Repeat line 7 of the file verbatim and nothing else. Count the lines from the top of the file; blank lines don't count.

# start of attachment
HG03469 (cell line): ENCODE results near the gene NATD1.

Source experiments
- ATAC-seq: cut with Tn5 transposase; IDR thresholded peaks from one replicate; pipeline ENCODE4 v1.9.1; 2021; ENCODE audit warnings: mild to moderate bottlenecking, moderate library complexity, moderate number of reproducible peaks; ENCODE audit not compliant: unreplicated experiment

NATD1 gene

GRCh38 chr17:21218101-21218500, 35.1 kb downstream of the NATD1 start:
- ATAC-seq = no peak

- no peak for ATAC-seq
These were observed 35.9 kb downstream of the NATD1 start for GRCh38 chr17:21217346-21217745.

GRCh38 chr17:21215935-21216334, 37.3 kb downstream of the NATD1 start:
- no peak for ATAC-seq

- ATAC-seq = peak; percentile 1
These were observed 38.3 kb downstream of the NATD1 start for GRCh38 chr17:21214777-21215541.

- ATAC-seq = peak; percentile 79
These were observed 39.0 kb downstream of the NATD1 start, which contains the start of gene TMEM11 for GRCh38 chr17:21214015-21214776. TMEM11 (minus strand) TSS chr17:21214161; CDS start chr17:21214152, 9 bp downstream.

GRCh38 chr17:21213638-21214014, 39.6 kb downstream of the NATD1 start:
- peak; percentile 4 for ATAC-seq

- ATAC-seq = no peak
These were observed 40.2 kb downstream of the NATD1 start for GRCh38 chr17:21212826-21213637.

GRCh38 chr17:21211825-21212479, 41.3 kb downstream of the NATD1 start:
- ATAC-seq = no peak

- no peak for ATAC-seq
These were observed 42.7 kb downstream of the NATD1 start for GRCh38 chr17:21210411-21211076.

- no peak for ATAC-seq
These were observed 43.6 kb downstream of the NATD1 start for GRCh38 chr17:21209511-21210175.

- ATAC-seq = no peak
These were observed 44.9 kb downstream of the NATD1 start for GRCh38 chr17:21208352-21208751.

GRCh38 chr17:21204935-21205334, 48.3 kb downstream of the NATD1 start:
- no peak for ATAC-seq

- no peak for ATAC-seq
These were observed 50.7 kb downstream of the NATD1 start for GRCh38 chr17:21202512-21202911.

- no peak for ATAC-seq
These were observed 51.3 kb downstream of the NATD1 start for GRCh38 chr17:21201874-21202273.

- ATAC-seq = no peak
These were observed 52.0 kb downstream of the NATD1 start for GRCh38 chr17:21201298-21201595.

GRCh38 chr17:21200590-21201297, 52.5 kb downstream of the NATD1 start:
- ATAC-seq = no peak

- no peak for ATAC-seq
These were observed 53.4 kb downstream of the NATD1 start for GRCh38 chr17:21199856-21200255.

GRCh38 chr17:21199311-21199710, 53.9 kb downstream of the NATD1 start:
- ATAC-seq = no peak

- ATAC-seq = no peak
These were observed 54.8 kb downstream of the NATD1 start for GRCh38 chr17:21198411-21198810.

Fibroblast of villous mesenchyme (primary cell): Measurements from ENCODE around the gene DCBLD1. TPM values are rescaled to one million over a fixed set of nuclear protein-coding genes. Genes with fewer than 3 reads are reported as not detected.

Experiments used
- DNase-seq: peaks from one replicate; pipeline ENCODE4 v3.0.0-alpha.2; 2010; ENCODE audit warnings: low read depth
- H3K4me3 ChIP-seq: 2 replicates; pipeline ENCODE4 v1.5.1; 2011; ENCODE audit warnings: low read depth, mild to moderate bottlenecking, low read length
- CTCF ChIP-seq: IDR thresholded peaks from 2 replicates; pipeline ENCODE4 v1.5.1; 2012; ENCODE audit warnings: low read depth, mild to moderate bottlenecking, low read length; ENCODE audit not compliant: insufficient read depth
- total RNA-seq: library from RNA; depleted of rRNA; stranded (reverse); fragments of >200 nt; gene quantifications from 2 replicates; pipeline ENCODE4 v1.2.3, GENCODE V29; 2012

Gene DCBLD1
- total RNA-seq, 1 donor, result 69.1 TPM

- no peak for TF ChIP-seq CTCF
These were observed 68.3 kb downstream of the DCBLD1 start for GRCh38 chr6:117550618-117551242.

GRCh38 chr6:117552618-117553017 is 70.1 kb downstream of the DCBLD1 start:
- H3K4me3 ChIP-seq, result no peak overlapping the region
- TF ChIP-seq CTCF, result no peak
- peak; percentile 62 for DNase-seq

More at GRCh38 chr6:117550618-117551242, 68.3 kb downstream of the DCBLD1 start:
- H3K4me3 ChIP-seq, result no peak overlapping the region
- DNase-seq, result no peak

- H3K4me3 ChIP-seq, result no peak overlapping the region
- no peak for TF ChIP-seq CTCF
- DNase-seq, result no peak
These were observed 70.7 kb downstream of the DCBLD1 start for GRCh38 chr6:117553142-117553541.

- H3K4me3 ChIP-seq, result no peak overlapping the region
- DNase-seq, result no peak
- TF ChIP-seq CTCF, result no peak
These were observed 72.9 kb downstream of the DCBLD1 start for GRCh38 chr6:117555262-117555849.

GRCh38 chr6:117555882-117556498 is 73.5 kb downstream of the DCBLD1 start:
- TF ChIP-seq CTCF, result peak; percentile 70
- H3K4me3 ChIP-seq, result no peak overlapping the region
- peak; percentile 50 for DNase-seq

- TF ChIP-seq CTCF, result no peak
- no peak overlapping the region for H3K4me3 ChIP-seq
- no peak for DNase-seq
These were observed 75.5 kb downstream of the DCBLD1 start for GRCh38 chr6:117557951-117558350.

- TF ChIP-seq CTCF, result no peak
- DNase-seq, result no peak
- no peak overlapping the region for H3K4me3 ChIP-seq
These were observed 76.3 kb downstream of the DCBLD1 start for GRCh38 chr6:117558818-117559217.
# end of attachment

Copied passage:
- no peak for ATAC-seq